If you allow mixed content, then a man-in-the-middle, can rewrite mixed content to inject JS to steal sensitive information already in the page.
With cafés and the like providing free wireless access, man-in-the-middle attacks are not all that difficult.
https://www.eff.org/pages/how-deploy-https-correctly gives a good explanation:
When hosting an application over
HTTPS, there can be no mixed content;
that is, all content in the page must
be fetched via HTTPS. It is common to
see partial HTTPS support on sites, in
which the main pages are fetched via
HTTPS but some or all of the media
in the page are fetched via HTTP.
This is unsafe because although the
main page load is protected against
active and passive network attack,
none of the other resources are. If a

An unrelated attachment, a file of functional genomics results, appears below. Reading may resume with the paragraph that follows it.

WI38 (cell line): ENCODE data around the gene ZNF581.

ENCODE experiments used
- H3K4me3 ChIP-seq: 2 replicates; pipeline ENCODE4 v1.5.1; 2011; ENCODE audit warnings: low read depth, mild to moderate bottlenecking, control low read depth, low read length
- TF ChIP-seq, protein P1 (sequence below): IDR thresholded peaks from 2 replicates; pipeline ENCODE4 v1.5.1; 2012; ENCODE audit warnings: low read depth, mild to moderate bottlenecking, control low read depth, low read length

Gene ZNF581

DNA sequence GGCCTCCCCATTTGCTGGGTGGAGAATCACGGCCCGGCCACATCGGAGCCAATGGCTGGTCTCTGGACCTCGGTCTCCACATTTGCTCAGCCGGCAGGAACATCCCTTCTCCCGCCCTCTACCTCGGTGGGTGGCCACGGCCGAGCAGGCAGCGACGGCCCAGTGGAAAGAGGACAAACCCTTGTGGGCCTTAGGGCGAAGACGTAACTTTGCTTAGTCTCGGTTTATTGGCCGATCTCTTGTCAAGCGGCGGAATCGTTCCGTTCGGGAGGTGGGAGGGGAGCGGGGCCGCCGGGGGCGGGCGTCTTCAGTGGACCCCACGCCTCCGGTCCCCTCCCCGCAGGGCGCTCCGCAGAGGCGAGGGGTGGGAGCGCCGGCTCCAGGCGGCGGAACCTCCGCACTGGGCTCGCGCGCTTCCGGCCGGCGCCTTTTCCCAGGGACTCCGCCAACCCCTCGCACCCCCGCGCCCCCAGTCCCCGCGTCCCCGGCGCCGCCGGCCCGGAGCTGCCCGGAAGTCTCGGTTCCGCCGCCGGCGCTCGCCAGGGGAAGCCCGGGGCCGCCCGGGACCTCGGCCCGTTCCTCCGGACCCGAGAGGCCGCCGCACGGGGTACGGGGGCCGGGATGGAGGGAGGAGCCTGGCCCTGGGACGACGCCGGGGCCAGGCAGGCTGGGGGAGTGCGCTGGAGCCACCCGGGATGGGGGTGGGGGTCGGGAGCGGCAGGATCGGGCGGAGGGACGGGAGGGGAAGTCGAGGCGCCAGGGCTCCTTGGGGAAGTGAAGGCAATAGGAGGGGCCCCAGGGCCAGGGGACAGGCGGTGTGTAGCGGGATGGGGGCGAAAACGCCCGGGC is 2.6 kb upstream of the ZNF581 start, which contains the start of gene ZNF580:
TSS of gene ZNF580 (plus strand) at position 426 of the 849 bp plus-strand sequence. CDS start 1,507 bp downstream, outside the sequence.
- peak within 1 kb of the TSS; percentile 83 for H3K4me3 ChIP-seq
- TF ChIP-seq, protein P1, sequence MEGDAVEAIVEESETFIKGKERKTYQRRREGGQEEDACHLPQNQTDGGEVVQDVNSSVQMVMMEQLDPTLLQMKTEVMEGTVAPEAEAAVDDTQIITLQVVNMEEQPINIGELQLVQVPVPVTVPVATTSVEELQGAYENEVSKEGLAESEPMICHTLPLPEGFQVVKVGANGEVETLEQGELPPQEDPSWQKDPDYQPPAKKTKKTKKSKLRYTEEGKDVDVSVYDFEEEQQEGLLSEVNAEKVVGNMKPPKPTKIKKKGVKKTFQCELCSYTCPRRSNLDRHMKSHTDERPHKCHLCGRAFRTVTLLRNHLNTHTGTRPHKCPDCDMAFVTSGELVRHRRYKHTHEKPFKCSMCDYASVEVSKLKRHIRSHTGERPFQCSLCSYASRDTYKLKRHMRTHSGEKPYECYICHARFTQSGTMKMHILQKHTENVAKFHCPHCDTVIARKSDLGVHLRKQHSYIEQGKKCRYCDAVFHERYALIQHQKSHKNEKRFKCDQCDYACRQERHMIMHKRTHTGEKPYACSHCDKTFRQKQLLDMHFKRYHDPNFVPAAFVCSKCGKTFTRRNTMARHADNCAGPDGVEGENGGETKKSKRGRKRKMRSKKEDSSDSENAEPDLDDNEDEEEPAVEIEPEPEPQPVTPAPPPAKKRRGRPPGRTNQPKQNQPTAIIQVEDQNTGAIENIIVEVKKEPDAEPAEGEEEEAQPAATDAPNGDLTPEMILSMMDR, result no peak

via HTTP, an attacker can provide a
false, malicious code file and take
over the page’s DOM once it loads.
Then, the user would be back to a
situation of having no security. This
is why all mainstream browsers warn
users about pages that load mixed
content. Nor is it safe to reference
images via HTTP: What if the attacker
swapped the Save Message and Delete
Message icons in a webmail app?
You must serve the entire application
domain over HTTPS. Redirect HTTP
requests with HTTP 301 or 302
responses to the equivalent HTTPS